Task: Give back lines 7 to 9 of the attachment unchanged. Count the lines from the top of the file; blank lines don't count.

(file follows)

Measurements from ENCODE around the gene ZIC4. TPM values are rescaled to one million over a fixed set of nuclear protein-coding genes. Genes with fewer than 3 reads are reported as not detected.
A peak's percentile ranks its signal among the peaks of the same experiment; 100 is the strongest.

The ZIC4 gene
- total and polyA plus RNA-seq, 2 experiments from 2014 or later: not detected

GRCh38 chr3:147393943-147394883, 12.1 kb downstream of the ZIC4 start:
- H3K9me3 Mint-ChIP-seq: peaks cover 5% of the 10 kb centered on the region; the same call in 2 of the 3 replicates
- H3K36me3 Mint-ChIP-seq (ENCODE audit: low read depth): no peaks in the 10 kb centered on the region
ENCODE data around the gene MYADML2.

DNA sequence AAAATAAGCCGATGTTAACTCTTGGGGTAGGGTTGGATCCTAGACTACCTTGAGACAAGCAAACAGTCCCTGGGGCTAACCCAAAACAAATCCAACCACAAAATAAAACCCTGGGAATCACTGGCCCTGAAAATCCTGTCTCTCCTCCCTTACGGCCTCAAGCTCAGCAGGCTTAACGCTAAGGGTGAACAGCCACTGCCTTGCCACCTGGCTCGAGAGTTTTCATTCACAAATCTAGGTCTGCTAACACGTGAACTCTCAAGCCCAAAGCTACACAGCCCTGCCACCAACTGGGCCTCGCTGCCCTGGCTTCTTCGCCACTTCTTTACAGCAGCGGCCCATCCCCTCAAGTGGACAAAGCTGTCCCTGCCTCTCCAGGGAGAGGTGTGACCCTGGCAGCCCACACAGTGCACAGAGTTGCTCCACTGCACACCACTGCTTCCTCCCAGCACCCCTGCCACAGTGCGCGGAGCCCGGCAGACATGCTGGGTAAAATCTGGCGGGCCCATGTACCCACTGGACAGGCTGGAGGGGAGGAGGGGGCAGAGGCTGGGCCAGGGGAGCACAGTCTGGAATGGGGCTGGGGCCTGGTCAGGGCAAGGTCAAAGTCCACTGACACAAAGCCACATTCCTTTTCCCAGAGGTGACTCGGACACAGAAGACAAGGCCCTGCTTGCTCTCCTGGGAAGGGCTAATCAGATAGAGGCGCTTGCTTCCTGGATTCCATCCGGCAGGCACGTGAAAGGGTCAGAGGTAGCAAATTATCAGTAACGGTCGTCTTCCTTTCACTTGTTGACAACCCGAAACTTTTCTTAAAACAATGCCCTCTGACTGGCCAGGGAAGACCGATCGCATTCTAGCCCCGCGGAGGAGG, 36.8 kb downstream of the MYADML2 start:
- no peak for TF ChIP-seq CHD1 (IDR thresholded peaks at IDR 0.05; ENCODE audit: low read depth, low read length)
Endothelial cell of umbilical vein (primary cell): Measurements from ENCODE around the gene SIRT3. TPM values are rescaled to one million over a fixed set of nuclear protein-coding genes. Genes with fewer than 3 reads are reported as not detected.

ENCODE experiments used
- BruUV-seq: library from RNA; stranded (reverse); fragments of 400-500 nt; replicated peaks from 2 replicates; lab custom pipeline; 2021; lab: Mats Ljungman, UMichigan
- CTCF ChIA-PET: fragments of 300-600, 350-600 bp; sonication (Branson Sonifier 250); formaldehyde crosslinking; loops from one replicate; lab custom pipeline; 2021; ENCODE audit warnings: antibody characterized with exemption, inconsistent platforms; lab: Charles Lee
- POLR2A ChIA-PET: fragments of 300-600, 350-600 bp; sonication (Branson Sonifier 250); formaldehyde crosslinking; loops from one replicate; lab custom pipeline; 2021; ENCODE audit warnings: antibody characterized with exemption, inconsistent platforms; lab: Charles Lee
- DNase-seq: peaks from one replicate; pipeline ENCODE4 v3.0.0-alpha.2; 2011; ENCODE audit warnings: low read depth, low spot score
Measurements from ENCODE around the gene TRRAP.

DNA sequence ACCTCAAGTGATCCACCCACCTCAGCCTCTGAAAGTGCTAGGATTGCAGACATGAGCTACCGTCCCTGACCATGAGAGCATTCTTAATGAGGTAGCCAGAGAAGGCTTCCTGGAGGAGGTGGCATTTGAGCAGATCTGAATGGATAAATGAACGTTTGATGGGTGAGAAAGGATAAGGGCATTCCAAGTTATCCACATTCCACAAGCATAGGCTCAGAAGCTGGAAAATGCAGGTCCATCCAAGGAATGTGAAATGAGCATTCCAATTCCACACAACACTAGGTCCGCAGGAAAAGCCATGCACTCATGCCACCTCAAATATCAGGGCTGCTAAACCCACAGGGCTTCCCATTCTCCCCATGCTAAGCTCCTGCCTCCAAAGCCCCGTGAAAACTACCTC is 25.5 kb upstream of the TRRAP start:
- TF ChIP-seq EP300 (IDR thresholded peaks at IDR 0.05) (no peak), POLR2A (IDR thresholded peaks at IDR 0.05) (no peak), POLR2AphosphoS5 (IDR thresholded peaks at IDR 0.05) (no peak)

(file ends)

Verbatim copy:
- H3K36me3 Mint-ChIP-seq (ENCODE audit: low read depth): no peaks in the 10 kb centered on the region
ENCODE data around the gene MYADML2.

DNA sequence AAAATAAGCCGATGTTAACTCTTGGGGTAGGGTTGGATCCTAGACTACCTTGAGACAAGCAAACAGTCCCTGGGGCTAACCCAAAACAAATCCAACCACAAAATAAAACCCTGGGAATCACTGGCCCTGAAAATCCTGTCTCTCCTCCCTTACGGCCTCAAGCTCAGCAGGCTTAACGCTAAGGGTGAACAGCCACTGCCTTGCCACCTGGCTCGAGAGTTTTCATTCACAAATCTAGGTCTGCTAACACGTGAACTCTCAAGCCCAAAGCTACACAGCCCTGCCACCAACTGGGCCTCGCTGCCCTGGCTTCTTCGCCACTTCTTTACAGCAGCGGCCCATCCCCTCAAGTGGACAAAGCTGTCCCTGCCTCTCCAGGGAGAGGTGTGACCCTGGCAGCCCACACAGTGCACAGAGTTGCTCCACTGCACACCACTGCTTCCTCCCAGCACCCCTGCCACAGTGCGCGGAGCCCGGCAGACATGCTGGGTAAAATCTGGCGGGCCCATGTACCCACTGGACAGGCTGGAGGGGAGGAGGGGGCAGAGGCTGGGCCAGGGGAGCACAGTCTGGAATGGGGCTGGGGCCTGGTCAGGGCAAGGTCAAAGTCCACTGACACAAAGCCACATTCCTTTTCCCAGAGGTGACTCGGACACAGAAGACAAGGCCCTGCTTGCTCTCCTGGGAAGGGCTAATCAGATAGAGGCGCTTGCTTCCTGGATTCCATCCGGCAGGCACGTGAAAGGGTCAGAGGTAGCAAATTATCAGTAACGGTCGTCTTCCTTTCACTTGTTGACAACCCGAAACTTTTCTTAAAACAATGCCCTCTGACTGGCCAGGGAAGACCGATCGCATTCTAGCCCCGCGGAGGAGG, 36.8 kb downstream of the MYADML2 start: